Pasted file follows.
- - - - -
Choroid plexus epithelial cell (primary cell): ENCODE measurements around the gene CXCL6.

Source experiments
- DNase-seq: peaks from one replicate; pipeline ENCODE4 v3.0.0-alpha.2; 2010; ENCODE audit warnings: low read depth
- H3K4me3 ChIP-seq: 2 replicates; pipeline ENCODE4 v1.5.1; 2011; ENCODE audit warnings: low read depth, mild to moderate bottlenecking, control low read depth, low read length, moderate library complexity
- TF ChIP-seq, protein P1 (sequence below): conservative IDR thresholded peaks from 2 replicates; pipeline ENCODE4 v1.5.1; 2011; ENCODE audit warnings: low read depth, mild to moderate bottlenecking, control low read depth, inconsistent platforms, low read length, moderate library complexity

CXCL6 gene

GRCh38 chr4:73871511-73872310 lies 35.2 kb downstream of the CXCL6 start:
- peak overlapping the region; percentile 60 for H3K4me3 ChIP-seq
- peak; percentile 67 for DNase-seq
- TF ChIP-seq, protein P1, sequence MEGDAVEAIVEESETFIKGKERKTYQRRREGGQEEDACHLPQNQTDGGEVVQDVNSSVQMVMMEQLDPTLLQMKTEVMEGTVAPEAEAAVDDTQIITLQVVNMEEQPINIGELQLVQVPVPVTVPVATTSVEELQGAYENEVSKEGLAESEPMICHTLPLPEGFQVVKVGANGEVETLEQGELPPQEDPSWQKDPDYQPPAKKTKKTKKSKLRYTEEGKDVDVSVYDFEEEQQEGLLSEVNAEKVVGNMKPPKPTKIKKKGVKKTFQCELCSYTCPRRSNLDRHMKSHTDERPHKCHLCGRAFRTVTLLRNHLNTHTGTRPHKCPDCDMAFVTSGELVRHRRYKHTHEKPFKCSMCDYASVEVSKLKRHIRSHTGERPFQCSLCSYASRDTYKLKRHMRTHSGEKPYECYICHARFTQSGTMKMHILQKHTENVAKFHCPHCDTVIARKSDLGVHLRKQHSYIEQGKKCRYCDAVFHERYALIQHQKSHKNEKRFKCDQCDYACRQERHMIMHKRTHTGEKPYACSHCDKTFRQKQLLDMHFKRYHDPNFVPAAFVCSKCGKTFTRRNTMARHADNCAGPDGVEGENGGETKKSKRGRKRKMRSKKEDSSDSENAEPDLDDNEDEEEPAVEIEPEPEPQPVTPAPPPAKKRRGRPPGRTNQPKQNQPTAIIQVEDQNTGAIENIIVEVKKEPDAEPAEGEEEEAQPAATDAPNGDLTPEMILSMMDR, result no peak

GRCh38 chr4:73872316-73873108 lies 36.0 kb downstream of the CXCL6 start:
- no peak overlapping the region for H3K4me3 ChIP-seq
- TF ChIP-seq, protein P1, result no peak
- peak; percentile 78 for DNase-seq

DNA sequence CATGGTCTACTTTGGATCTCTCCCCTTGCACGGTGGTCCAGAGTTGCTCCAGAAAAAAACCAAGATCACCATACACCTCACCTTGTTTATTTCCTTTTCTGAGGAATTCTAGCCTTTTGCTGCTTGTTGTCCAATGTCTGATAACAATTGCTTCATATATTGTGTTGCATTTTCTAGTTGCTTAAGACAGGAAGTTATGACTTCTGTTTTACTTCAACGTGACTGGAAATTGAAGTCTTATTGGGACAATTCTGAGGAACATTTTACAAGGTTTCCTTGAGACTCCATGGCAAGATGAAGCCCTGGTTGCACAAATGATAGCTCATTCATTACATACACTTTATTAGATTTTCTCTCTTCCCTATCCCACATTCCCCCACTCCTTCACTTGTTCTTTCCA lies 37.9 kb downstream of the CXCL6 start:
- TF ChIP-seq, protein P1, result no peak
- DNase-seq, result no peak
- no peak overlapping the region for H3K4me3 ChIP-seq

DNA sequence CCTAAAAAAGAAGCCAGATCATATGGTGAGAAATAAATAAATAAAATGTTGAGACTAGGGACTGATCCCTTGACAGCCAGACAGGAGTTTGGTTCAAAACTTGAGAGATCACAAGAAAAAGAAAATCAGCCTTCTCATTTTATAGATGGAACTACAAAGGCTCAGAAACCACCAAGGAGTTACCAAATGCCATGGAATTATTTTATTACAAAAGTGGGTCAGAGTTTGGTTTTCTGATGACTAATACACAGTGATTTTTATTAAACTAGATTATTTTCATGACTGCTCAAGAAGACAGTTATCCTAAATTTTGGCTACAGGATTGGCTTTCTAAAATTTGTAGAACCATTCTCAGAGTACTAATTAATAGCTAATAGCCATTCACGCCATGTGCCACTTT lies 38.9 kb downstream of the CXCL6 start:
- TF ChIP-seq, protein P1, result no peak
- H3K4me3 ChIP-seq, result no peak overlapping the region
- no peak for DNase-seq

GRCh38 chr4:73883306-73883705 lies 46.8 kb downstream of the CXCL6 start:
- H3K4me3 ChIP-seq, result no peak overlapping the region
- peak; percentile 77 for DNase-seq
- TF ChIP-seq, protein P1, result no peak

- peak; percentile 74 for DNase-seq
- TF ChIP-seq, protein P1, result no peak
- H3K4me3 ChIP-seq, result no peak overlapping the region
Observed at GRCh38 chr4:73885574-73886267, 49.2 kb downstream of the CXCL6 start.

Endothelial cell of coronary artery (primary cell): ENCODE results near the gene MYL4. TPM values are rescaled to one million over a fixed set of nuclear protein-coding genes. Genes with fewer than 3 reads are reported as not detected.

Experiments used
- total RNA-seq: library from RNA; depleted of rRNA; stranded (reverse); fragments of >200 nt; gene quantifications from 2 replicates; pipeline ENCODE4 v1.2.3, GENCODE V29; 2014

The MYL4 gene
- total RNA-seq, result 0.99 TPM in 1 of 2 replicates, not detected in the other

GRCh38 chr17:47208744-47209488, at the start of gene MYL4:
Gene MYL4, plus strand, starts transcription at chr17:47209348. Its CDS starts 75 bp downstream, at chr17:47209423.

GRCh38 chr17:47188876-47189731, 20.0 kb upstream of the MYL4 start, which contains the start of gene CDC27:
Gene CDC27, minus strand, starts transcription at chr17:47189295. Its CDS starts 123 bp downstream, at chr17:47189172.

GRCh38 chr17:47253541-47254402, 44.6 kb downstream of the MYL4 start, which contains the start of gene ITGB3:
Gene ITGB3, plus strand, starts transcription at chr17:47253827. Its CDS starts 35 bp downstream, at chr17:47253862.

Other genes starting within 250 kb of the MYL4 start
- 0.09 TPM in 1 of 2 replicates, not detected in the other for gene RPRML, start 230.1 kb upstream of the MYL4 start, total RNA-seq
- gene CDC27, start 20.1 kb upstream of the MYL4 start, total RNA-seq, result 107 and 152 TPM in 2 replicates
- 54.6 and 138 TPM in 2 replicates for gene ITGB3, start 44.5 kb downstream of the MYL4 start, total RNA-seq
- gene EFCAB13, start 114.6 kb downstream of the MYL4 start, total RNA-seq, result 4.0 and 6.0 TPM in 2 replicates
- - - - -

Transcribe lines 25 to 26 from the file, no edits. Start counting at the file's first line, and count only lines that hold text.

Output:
- peak; percentile 77 for DNase-seq
- TF ChIP-seq, protein P1, result no peak